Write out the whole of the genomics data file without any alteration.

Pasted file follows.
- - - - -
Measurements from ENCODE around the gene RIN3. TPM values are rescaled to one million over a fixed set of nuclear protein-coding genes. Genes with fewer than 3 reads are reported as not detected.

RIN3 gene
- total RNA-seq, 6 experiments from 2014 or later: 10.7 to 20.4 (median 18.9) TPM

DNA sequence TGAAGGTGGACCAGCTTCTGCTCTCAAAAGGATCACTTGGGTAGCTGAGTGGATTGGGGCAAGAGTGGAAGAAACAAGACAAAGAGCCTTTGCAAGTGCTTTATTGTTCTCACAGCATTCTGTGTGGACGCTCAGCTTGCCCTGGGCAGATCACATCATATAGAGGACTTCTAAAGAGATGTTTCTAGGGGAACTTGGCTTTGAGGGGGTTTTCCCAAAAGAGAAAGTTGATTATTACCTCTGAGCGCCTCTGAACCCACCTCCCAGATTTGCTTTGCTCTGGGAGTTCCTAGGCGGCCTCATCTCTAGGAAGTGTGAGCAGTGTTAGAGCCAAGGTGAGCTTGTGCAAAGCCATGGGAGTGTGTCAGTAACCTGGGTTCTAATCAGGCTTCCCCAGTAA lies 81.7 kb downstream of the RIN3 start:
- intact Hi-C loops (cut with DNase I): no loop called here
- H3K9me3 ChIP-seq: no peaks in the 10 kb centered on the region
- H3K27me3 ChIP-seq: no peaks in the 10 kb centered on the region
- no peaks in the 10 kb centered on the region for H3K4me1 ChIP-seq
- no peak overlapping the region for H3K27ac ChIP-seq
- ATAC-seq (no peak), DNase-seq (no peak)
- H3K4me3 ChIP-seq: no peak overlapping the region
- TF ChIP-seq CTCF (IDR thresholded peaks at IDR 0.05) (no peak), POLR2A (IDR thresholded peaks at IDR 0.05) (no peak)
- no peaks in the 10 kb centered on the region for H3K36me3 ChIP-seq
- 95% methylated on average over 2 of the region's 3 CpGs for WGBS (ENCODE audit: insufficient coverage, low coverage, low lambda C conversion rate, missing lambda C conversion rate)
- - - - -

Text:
Measurements from ENCODE around the gene RIN3. TPM values are rescaled to one million over a fixed set of nuclear protein-coding genes. Genes with fewer than 3 reads are reported as not detected.

RIN3 gene
- total RNA-seq, 6 experiments from 2014 or later: 10.7 to 20.4 (median 18.9) TPM

DNA sequence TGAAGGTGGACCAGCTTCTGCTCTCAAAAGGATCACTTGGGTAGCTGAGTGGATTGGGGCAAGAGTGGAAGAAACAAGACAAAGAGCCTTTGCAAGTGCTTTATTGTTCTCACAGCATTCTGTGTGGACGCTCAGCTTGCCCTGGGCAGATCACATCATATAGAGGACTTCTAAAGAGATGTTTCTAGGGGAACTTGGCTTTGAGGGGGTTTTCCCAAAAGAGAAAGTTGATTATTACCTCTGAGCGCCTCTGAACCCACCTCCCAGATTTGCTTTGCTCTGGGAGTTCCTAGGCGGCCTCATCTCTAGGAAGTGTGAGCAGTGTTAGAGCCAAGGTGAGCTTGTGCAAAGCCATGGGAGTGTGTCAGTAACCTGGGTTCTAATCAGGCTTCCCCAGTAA lies 81.7 kb downstream of the RIN3 start:
- intact Hi-C loops (cut with DNase I): no loop called here
- H3K9me3 ChIP-seq: no peaks in the 10 kb centered on the region
- H3K27me3 ChIP-seq: no peaks in the 10 kb centered on the region
- no peaks in the 10 kb centered on the region for H3K4me1 ChIP-seq
- no peak overlapping the region for H3K27ac ChIP-seq
- ATAC-seq (no peak), DNase-seq (no peak)
- H3K4me3 ChIP-seq: no peak overlapping the region
- TF ChIP-seq CTCF (IDR thresholded peaks at IDR 0.05) (no peak), POLR2A (IDR thresholded peaks at IDR 0.05) (no peak)
- no peaks in the 10 kb centered on the region for H3K36me3 ChIP-seq
- 95% methylated on average over 2 of the region's 3 CpGs for WGBS (ENCODE audit: insufficient coverage, low coverage, low lambda C conversion rate, missing lambda C conversion rate)